2017-01-19 – Yesterday I attended a rally to protest Republican efforts to repeal Obamacare (and other things). It was an overflow crowd at the Central SEIU Healthcare HQ in Chicago. Speakers included Sen. Dick Durbin, a half dozen Chicago-are Members of Congress, including my own, Rep. Jan Schakowsky, the president of the SEIU, an executive from Planned Parenthood, Jesse Jackson, and various folks on both the giving and receiving end of our healthcare system who talked about the devastating impact repeal will have on most everyone.
I wasn’t there as a report, just as a citizen. So I didn’t take notes. But I was inspired by the stories I heard to try to retell some of them here. Part of this is reconstructed—but a true reflection of what Obamacare did for the nation and what its loss could mean. I’ve written in detail about the Affordable Care Act (ACA) in the past, so I know it in a fair amount of detail.
A recent poll indicated that a substantial percentage of people who want Obamacare repealed want to keep the ACA. Obamacare has become a political symbol, detached from the reality of the ACA. Obamacare and the ACA are the same thing.
The speaker who moved me to write this post was a nurse at a local hospital. She talked about how Obamacare radically changed the type of patient seen at her hospital in the emergency room. Prior to the ACA, a sizable fraction of ER visits were people with chronic diseases like diabetes who were unable to afford diagnosis and treatment of their conditions and so suffered with them until they became emergencies. They would come in for emergency treatment but often died. Since enactment of the ACA, this population has stopped coming to the emergency room. They now have insurance, so they come in for routine diagnosis and treatment. Their conditions have become manageable. They are no longer emergencies. The treatment is cheaper and much more successful.
Repealing Obamacare would eliminate that.
You may not know this, but the ACA applies to more than the individual policies purchased on the healthcare exchanges. The ACA standardized coverage across the board. So, if you have coverage through an employer policy, there are things in that policy that are required by the ACA.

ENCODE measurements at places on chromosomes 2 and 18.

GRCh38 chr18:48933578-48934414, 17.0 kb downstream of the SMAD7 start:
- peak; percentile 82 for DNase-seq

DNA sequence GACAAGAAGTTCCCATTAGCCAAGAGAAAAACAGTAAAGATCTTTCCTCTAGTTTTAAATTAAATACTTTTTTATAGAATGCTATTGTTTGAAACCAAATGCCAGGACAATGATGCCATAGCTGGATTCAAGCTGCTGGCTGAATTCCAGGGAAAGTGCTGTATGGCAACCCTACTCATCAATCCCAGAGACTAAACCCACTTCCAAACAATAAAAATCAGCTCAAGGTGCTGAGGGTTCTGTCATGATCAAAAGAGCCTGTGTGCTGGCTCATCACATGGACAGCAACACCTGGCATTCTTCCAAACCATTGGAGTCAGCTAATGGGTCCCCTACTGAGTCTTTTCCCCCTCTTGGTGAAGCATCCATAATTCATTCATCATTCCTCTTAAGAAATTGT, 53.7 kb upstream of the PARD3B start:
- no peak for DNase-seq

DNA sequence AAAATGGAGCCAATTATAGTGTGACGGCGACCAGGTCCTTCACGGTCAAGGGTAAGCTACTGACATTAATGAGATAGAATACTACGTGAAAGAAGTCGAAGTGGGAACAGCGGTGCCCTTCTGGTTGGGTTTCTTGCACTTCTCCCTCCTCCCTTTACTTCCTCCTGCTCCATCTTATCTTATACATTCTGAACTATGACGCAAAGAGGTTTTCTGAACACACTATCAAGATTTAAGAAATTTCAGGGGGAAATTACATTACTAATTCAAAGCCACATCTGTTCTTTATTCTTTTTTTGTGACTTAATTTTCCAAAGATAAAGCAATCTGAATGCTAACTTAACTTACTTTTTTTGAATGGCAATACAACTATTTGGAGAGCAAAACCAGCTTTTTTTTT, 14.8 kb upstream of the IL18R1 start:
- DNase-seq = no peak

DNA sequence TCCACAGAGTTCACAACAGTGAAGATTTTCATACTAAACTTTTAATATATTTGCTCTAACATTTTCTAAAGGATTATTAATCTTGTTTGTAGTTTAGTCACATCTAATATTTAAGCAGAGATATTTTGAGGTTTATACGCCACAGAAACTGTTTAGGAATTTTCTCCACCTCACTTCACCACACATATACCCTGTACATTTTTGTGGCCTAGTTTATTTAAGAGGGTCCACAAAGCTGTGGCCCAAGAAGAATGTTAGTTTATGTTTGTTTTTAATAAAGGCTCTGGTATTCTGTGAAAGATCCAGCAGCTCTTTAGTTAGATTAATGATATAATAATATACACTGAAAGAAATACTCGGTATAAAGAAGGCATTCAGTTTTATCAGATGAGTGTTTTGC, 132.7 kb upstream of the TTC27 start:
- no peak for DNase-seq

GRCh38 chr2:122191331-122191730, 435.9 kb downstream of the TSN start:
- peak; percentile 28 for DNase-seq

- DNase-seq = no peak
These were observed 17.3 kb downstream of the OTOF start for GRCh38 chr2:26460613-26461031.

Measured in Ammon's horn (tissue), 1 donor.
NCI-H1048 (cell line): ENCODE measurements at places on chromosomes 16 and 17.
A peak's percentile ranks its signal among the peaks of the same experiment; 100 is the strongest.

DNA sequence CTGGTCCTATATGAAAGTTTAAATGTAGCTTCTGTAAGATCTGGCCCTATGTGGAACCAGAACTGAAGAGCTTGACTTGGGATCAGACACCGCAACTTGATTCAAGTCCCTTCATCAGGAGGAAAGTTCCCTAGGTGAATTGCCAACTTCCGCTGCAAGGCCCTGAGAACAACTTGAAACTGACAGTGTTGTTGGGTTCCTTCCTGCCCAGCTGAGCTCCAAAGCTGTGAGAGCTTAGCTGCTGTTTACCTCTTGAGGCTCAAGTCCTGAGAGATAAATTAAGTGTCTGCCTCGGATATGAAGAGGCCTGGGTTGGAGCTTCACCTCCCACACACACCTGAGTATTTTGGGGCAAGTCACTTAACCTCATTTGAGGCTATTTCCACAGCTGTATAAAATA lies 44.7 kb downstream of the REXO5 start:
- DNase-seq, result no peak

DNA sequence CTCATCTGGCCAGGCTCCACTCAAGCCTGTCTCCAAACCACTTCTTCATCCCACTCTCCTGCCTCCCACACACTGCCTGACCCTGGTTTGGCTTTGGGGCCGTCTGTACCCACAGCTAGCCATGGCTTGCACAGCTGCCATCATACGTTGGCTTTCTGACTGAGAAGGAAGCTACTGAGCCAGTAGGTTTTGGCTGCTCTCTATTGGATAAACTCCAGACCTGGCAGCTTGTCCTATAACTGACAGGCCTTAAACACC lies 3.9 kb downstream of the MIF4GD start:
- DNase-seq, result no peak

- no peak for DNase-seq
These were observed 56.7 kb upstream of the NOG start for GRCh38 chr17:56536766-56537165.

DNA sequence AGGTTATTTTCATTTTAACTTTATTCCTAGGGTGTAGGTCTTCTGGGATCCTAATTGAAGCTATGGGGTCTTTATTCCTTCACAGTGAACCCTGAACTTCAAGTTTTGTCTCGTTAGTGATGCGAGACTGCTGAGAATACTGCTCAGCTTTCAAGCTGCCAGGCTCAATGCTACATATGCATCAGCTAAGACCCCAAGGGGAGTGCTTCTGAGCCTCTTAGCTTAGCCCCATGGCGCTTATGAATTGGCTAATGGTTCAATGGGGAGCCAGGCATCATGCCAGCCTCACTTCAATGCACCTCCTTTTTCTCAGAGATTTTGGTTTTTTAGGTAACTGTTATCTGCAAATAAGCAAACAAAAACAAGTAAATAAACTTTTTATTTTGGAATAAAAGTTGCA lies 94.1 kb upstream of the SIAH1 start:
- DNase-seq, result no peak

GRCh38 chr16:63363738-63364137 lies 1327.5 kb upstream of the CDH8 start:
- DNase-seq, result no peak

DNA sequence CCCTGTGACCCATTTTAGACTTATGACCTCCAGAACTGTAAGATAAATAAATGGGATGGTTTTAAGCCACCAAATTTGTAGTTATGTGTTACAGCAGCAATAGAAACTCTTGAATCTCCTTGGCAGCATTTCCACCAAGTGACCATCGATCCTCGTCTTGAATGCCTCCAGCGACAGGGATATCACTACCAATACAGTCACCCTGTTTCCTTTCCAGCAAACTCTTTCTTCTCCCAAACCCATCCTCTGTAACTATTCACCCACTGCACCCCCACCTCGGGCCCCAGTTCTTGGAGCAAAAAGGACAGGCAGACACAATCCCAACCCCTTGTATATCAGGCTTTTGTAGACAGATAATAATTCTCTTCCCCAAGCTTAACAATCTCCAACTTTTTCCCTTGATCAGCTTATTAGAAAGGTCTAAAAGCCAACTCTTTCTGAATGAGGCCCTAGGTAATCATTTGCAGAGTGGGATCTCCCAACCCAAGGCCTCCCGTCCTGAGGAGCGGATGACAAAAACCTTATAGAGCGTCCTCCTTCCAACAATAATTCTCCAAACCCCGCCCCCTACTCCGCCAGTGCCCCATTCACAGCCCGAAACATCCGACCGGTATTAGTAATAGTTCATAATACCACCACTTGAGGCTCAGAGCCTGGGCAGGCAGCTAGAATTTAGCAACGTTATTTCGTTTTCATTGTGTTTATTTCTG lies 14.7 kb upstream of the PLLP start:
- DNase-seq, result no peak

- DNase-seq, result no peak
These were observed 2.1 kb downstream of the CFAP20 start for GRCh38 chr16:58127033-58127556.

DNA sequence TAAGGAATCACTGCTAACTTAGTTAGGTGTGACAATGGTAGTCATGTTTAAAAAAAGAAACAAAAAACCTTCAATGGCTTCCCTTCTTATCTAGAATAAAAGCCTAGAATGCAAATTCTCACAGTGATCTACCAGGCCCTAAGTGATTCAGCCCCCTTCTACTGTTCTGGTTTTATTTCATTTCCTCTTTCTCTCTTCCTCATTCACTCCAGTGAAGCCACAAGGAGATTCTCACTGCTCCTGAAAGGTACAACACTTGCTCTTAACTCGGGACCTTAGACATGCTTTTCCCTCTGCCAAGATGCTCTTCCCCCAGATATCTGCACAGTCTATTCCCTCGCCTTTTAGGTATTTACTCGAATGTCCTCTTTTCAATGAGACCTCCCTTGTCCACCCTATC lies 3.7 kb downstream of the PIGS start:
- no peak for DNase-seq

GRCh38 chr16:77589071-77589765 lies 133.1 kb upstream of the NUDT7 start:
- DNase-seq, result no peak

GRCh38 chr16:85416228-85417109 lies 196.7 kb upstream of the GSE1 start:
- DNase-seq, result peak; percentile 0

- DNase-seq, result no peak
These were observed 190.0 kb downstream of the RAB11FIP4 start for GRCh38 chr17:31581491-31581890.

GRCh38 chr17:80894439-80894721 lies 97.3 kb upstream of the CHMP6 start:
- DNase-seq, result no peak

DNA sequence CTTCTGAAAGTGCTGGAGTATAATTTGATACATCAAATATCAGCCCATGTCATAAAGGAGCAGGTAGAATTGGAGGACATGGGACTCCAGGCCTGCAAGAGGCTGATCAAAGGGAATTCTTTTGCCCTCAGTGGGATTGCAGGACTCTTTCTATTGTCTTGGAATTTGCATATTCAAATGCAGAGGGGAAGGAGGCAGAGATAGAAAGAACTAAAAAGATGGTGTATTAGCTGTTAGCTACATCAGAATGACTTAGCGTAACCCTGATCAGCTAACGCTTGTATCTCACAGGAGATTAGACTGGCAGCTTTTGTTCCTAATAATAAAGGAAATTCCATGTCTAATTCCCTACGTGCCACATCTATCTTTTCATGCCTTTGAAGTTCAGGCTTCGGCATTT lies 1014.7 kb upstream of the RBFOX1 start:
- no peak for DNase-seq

The most important thing that applies to you if you have employer coverage (and this applies to individual exchange policies, as well) is that the amount you pay out of pocket each year is limited. Furthermore, your insurance company is prohibited from putting a lifetime cap on your benefits.
Now this sounds technical, but here’s what it means. Before ACA many insurance policies would poop out just at the moment you or someone in your family had a health crisis. Sure you would get reimbursement for your flu shot or your annual physical. But if you were diagnosed with cancer, they would pay up to a maximum dollar amount and then stop. Just when you needed it, you were out of luck.
That can’t happen under Obamacare.
At the rally yesterday we heard the story of a young woman whose husband was diagnosed with leukemia. She knew about benefit caps when her family got the bad news. It was doubly frightening for her. She was looking forward to her husband’s struggle with cancer and toward a possible financial catastrophe on top of that. So she called her insurance company to see how to handle the situation.
The insurance company’s response? We’ve got you covered. She and her family were lucky that the coverage rules of the ACA had just kicked in. There was no cap on benefits. Her husband was able to go ahead with his difficult treatment without having to worry about putting his family into bankruptcy.
This applies to you. If the ACA is repealed, your policy could fail you just when you need it the most. It’s amazing how few people know about this. But it is true.
Then there’s the fact that your kid can be on your policy through age 25. And the fact that you can’t be excluded because of a pre-existing condition. And the fact that insurance companies can’t sell you bogus policies. And on and on.
It’s been good for pretty much everyone.
So why are the Republicans against it? Part of it is simply that it’s been a political football for so long that they can’t back away. They’ve fake-repealed it so many time that it would be an embarrassment to not real-repeal it now that they control Congress and the White House. But not all Republicans are willing to take away all that’s good in the ACA from their constituents just to save face.
But the other, the hardliners, are plunging ahead. And as we’ve seen before, they are willing to blackmail Republican moderates to get their way. Never mind that everyone loses if they get their way.